and you have to approach them carefully,get them to turn down.

    You need to be just loud enough to get a good lock with the kick drum,

    and to create a nice,even flow of low end with the drummer.

    don't try to keep up with insanely loud guitar players,
    if they won't turn down.. Stand right next to your speaker,to make the mix more balanced,
    and stay at appropriate levels.
    eventually,they may get the picture that they are too loud in the mix.
    and if they don't..they just lack musicianship.
     
  17. Rickenbackerman

    Rickenbackerman

    Apr 17, 2001
    Laurel MD

    or one of these:

    svts2.
     
  18. NKUSigEp

    NKUSigEp

    Jun 6, 2006
    Bright, IN
    Why ya gotta bust my balls like that? :crying: LOL
     
  19. I don't envy you. Your guitarists have a total lack of common sense and decorum. No one wins in a "Battle of the Amps" situation you have described.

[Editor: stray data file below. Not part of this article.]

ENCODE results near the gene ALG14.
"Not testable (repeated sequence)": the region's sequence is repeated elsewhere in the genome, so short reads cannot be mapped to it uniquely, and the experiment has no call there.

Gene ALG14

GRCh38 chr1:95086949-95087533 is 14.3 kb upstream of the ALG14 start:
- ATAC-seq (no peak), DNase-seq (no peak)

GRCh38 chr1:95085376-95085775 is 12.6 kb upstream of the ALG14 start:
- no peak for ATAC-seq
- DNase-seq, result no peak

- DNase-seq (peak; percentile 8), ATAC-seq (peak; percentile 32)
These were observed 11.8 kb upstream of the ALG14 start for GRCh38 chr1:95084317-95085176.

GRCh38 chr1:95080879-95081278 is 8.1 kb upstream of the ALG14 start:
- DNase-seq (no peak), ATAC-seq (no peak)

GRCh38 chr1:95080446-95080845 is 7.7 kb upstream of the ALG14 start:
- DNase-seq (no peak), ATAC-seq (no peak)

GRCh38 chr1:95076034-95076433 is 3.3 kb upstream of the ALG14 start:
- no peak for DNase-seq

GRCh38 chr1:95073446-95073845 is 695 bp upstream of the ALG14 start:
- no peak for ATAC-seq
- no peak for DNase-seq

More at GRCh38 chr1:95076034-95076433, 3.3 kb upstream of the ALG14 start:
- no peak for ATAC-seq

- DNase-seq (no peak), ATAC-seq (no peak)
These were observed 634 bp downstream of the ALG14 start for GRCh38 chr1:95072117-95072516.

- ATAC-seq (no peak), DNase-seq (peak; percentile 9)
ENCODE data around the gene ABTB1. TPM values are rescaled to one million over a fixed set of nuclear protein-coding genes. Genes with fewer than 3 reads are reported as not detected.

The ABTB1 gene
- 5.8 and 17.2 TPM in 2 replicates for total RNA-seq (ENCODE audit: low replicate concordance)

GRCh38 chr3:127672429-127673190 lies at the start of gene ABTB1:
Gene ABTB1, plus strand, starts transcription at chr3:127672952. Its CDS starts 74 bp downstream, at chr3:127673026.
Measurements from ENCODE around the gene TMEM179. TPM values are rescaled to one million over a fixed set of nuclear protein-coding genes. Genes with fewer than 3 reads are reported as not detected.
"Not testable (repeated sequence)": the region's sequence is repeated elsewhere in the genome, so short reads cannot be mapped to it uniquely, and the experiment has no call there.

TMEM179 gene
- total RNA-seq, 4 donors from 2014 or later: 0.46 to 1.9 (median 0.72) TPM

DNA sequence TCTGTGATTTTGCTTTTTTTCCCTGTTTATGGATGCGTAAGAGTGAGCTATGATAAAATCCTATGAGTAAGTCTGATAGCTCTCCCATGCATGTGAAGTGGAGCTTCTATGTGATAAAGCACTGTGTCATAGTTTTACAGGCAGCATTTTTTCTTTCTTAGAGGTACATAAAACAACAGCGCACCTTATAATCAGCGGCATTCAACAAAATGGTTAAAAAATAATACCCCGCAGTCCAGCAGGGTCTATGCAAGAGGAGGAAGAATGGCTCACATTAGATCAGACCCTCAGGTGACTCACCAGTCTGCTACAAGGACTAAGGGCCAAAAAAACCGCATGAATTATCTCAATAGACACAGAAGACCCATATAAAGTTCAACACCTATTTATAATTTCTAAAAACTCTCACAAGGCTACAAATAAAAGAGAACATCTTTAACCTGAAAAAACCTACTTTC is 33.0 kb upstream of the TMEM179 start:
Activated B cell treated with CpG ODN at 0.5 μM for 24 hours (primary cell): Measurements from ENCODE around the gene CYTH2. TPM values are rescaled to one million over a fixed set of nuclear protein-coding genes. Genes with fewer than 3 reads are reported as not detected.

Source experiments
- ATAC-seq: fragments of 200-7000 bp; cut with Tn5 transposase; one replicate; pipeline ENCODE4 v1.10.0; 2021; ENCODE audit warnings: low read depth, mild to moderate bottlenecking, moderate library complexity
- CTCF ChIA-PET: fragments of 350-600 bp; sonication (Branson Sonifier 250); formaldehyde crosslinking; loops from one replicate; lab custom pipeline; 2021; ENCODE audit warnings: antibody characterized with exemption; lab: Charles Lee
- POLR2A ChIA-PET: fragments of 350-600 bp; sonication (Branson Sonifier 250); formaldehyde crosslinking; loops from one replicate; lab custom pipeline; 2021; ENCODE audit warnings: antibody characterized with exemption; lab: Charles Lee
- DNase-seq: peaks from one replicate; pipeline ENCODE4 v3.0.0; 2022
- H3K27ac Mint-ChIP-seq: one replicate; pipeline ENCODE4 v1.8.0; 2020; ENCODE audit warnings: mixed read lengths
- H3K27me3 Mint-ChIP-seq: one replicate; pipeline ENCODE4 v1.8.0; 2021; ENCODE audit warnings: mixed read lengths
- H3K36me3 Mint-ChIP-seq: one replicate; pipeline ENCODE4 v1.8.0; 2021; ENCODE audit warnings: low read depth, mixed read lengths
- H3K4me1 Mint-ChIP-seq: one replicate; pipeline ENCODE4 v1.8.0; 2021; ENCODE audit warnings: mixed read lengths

Yeah.. do check out their EQ.. get them to completely 'butt out' of YOUR frequency range if that is the case.. That right there will help you cut thru better. And also do free up some head room for yourself by 'deep sixing' that real low stuff and boosting the mids a bit more.
     
  20. I think I just got GAS lol

    Dude, I don't know what head you are using at 500 watts, I recommend an all tube head -Ampeg, Sadowsky, Mesa. SOlid State or Simul-State a GK head 1001 or 2001, a Mesa BB750 and above.

    Sell your 410 for an 810 OR ADD a 115, or 210, or 212's!

    410 alone is not enough